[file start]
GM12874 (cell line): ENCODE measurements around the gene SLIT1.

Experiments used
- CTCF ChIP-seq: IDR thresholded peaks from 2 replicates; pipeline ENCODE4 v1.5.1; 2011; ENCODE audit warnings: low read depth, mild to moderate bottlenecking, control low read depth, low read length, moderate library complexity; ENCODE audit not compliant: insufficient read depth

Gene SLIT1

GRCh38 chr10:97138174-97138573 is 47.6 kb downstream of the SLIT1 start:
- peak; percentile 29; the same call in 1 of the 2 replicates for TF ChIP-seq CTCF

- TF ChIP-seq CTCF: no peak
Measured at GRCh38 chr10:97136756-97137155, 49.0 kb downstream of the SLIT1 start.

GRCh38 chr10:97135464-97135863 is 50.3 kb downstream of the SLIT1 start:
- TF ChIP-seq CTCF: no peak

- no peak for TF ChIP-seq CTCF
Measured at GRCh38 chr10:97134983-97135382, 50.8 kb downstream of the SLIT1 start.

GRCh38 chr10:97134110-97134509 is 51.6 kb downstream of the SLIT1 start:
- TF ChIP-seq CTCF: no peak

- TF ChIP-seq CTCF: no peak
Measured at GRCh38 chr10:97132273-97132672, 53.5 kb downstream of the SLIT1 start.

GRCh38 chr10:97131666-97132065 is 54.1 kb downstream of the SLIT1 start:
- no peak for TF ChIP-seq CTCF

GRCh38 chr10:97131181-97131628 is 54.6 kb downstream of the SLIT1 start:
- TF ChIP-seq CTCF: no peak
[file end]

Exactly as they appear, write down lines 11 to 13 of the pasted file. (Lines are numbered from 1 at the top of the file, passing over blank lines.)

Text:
- no peak for TF ChIP-seq CTCF
Measured at GRCh38 chr10:97134983-97135382, 50.8 kb downstream of the SLIT1 start.

GRCh38 chr10:97134110-97134509 is 51.6 kb downstream of the SLIT1 start: